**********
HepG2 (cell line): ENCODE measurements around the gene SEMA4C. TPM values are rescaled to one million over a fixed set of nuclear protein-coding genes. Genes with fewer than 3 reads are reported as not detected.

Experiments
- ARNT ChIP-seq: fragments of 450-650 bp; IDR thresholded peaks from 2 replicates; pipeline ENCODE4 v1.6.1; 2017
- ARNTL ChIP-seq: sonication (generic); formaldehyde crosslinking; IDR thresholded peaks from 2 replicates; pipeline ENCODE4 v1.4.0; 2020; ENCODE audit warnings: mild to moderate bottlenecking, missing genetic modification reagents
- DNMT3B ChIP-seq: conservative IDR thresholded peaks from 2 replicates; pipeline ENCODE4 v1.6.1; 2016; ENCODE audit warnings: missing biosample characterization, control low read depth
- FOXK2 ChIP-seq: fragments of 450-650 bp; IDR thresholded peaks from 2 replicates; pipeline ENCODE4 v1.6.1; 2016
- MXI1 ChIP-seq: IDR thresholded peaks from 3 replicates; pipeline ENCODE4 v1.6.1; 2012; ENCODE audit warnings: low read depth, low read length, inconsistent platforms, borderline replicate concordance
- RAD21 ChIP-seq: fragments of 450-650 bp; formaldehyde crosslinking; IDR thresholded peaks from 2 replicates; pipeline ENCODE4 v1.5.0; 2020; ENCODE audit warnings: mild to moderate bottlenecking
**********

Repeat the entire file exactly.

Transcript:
HepG2 (cell line): ENCODE measurements around the gene SEMA4C. TPM values are rescaled to one million over a fixed set of nuclear protein-coding genes. Genes with fewer than 3 reads are reported as not detected.

Experiments
- ARNT ChIP-seq: fragments of 450-650 bp; IDR thresholded peaks from 2 replicates; pipeline ENCODE4 v1.6.1; 2017
- ARNTL ChIP-seq: sonication (generic); formaldehyde crosslinking; IDR thresholded peaks from 2 replicates; pipeline ENCODE4 v1.4.0; 2020; ENCODE audit warnings: mild to moderate bottlenecking, missing genetic modification reagents
- DNMT3B ChIP-seq: conservative IDR thresholded peaks from 2 replicates; pipeline ENCODE4 v1.6.1; 2016; ENCODE audit warnings: missing biosample characterization, control low read depth
- FOXK2 ChIP-seq: fragments of 450-650 bp; IDR thresholded peaks from 2 replicates; pipeline ENCODE4 v1.6.1; 2016
- MXI1 ChIP-seq: IDR thresholded peaks from 3 replicates; pipeline ENCODE4 v1.6.1; 2012; ENCODE audit warnings: low read depth, low read length, inconsistent platforms, borderline replicate concordance
- RAD21 ChIP-seq: fragments of 450-650 bp; formaldehyde crosslinking; IDR thresholded peaks from 2 replicates; pipeline ENCODE4 v1.5.0; 2020; ENCODE audit warnings: mild to moderate bottlenecking